http://www.vu1corporation.com/news/vu1-c orporation-submits-electron-stimulated-l uminescence%E2%84%A2-a-type-bulb-for-ul- certification-and-will-be-launched-to-us -consumers-in-august-2011-june-24-2011/

Posted by hsvkitty | Report as abusive

“If the new bulbs are better than we don’t need the government to force us to change, because people would do so gladly. But you keep betting your little 5-year plans, Comrade Felix”

Why would a lightbulb company bother with the cost and effort of designing a new light bulb when the existing ones sell just fine?

If the govt was truly socialist, they wouldn’t add more light bulb regulation, they would instead make the lightbulbs themselves.

Posted by ReuterReader76 | Report as abusive

First, for those who might be considering whether it might make economic sense to buy the new LED bulbs:

Should You Buy a $40 Light Bulb?

Second, that’s the kind of aesthetic design improvement we’ve been hoping to see!

Ref link: http://tinyurl.com/42ju23l

Posted by politicalcalcs | Report as abusive

This page have UV1 comparing their ESL and its uses to the others in light quality and uses and what I asked for above and because they are available already in other countries, are getting good reviews.

http://www.vu1corporation.com/technology  /

Comparison review
http://www.triplepundit.com/2011/01/ligh t-bulbs-beyond-cfl-led-introducing-esl/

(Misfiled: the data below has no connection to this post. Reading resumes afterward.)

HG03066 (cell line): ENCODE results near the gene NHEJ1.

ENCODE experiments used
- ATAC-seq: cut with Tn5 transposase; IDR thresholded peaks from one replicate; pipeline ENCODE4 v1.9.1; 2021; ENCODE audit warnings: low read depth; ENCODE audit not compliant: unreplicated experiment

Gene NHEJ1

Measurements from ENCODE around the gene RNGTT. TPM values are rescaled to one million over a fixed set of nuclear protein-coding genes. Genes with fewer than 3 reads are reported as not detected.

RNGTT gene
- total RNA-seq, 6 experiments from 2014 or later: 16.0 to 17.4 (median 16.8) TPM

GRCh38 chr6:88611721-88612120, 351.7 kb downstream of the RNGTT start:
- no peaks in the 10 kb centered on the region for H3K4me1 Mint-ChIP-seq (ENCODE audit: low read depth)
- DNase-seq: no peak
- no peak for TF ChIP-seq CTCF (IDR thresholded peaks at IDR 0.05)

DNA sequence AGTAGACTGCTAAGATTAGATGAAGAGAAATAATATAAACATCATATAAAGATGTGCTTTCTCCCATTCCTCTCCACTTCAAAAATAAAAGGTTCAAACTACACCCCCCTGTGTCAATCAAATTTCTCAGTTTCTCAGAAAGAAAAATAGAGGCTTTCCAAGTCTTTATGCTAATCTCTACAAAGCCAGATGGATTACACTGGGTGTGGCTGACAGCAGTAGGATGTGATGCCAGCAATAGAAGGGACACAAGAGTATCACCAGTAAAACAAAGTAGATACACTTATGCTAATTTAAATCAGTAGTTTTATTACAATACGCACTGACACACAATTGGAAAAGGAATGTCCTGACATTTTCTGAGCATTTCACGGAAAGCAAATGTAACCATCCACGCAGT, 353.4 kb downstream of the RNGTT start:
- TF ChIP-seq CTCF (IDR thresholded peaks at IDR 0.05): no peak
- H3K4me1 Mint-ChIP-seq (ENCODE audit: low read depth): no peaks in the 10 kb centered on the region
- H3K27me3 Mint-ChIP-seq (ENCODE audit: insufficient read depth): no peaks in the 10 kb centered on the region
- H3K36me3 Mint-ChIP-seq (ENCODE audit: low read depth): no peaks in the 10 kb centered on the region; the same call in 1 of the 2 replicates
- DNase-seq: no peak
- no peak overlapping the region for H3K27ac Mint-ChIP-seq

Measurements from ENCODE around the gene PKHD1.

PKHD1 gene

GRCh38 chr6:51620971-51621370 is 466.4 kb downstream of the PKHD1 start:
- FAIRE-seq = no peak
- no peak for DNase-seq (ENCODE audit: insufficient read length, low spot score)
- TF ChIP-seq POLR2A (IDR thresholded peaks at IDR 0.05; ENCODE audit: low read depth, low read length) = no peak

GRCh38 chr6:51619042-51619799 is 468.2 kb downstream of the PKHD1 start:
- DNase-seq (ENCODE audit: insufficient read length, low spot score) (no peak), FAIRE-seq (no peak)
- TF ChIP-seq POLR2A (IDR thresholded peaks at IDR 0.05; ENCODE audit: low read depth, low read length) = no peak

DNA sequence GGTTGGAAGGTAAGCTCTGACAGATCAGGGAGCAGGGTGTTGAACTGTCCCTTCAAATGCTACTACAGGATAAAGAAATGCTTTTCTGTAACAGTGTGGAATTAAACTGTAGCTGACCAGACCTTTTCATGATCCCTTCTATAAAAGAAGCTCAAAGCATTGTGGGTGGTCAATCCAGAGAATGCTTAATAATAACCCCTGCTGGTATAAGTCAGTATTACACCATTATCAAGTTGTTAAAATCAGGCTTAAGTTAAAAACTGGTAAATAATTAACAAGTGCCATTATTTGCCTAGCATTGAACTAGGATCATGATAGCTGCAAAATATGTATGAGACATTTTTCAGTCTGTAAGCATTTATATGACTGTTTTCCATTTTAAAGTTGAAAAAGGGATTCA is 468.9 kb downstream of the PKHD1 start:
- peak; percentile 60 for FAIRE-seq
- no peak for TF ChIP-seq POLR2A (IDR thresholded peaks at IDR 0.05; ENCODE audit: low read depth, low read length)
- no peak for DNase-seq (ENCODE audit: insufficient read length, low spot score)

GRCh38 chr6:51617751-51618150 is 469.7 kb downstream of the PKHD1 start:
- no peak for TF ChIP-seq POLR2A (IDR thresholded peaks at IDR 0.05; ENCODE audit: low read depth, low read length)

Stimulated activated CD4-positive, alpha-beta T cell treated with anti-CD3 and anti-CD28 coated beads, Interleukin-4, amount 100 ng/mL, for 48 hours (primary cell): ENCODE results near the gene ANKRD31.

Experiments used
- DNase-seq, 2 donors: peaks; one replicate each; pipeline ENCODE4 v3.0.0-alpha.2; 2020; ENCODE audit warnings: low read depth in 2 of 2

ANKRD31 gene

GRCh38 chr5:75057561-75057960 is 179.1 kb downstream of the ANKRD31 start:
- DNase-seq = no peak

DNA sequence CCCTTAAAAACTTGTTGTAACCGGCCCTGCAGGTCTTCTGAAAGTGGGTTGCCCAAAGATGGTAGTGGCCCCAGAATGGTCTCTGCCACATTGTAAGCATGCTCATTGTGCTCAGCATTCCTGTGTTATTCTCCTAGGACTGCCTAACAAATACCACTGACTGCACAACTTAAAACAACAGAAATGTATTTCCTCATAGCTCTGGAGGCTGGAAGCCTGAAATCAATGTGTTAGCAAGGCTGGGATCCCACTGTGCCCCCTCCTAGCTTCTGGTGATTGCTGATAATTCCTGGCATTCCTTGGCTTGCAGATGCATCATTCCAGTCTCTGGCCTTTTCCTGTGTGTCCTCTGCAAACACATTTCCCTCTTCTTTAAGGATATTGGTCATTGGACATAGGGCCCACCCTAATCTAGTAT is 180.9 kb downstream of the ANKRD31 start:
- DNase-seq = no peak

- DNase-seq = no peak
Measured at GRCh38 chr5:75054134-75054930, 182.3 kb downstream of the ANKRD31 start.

Once these awards are given, it will help us see who is in the running to be the new household lightbulb…
http://www.edisonawards.com/BestNewProdu ctAward.php

Posted by hsvkitty | Report as abusive

OOOPS … One more thing to look for before you pay a lot for a light that might flicker or adds heat to your home or doesn’t last or meet its hype… does the product have energystar rating and you do your homework and some testing of your own.

http://www.energystar.gov/index.cfm?c=ss l.pr_why_es_com

Posted by hsvkitty | Report as abusive

I only have LED night lights, solar garden lights, and soon a Xmas strand but I have really grown to like their color. Yellow is old and does not need emulating.

Posted by MyLord | Report as abusive

An LED might be rated for 20,000 hours, but that is not the mean time between failure; rather, it is a mean time between 70% light output from original specification. There are obvious ways to lengthen that 20,000 hours, knowing that ALL LEDs are dimmable.

They have all sorts of temperature colors, especially for commercial bulbs that cost about 40% more than residential versions. Because of energy codes, commercial projects do not use incandescent bulbs except for the more efficient halogens (like the tungsten bulbs in MR11s and MR16s used for decorative / spots).

I really don’t understand this intransigence towards incandescent bulbs. Reading / listening to people complain about the ban, is like rehashing the arguments about raising CAFE standards on fuel efficiency.

Posted by GRRR | Report as abusive